Open reduction and corrective ulnar osteotomy for missed radial head dislocations in children

  • D. EygendaalEmail author
  • R. J. Hillen
Open Access
ORIGINAL Limb Reconstruction


The treatment of chronic radial head dislocation remains controversial. Open reduction of the radial head in combination with correction of malalignment with ulnar osteotomy can be the key to a good surgical result. Between 2001 and 2006, 9 (6 female, 3 male, average age 8.4 (5-11) years) patients were treated surgically for chronic radial head dislocation by one surgeon. The time between trauma and surgery was 7 (1.5-14) months. The procedure consisted of open reduction of the dislocated radial head and reconstruction of the annular ligament in combination with an ulnar osteotomy. An upper arm cast was applied with the forearm in neutral rotation for six weeks. Plates were removed in all patients. Clinical and radiological evaluation took place preoperatively and after an average of 23 (10-49) months. At radiograph 8/9 showed a reduced radial head; in one an anterior subluxation was seen. The range of motion remained the same in 4 patients who had a full range of motion preoperatively. In 2/5 patients with loss of range of motion preoperatively, improvement was seen. There were no serious surgical complications beside one infection. Open reduction and corrective ulnar osteotomy shows good results for missed radial head dislocations in children.

Key words

Elbow Radial head Dislocation Reduction 


Anterior dislocation of the radial head can be seen in combination with a fracture of the ulna (Monteggia lesion) or as a Monteggia equivalent lesion without fracture of the ulna. Numerous classifications have been developed for these types of injuries; the classification as described by Bado remains the most useful. Bado’s classification divides Monteggia lesions into true Monteggia lesions and ‘equivalent lesions’ based on the mechanism of the injury and the direction of the dislocation [1]. These injuries are rare in children and dislocation of the radial head can be overlooked easily.

Persistent radial head dislocation may lead to increasing valgus deformity of the elbow with subsequent ulnar or radial nerve disturbance. Range of motion can be restricted with loss of flexion due to obstruction by the radial head, or loss of rotation due to malformation of the radial head. Functional impairment can be seen due to a combination of stiffness and instability. Secondary degenerative arthritis may be a late sequela [2, 3, 4].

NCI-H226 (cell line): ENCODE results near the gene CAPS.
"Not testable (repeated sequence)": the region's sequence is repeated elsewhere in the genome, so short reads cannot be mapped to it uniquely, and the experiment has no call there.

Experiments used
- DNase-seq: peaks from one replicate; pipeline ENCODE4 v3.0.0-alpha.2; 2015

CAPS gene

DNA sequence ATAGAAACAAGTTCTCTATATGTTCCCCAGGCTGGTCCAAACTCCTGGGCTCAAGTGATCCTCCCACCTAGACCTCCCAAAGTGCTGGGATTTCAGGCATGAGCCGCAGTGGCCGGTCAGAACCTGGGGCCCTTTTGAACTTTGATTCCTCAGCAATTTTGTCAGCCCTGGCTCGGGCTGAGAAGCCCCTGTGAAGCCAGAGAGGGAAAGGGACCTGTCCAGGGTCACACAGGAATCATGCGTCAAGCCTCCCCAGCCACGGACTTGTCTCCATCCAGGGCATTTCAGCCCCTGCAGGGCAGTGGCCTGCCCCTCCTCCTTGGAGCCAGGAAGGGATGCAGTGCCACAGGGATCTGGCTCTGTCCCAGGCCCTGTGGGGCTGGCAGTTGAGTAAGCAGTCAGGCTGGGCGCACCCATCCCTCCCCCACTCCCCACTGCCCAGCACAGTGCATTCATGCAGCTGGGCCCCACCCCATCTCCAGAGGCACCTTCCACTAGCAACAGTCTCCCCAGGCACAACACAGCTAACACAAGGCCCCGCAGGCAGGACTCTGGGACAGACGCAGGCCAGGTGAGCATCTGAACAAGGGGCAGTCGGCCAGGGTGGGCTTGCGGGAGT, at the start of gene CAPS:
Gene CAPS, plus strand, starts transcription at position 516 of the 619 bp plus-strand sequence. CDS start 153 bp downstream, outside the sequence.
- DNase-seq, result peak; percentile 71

The treatment of chronic radial head dislocation remains controversial and many operations for chronic dislocation of the radial head show unsatisfactory results and are described as salvage procedures [5]. Possibly this is a reason why observation of this injury without surgery is advocated by others [6].

In the present study results were evaluated in 9 children with a post-traumatic persistent radial head dislocation, treated by open reduction of the radial head, reconstruction of the annular ligament and corrective osteotomy of the ulna.

Materials and methods


Between 2001 and 2006, 9 children were referred to our hospitals for treatment of an anterior radial head dislocation persisting for at least 6 weeks. There were 6 female patients and 3 male patients. The mean age at the time of surgery was 8.4 (range 5–11) years.

The right elbow was injured in 5 patients, and the left was injured in 4. None of the patients had been treated at our hospitals initially. All patients with a concomitant fracture of the ulna were treated non-operatively in a plaster of Paris. The average time between trauma and surgery was 7 (range 1.5-14) months. All patients had a history of trauma and no signs of congenital radial head dislocation at standard radiography of both elbows.

According to the Bado classification 5 had a type one (an anterior dislocation of the radial head with a fracture of the ulnar diaphysis) and 4 had a Bado equivalent lesion type one (an isolated anterior dislocation of the radial head).

Surgical technique

Patients were positioned in supine position. One single shot of antibiotics was given prophylactically prior to surgery. A tourniquet was applied and the arm was positioned on an arm table. A Kocher approach was used, with the skin incision extended along the ulnar shaft to expose both the radiocapitellar joint and the ulnar shaft with the same incision. The remnants of the annular ligament were traced and if not identified a reconstruction was done using a small piece of triceps fascia fixed with transosseous sutures.

In most cases the radial head was found to be covered with dense fibrous scar tissue, which was excised. Reduction of the radial head was attempted, and its stability was assessed. In all patients stability could not be achieved and an ulnar osteotomy was performed of the ulna to ensure stability of the radial head. An oblique osteotomy was performed at the proximal metaphysis of the ulnar shaft and the osteotomy site was distracted and angulated. The final position of the ulna was guided by the reduction of the radial head. A ‘drittelrohr’ plate was bent to the desired shape and applied to fix the osteotomy. The annular ligament was reconstructed with use of the triceps fascia or with remnants of the ligament itself. In all cases this resulted in a stable position of the radial head and fixation of the radial head to humerus or ulna with an additional pin was not necessary. Postoperatively, a cast was applied with the elbow in 90° flexion and the forearm in neutral rotation for 6 weeks. Active forearm rotation, flexion and extension of the elbow were initiated at 6 weeks.


Clinical and radiological evaluation took place preoperatively and after an average of 23 (10–49) months. Clinical evaluation consisted of range of motion, stability tests, orientating neurovascular evaluation and evaluation of pain (none/little pain at activity/severe paint at activity/pain at rest).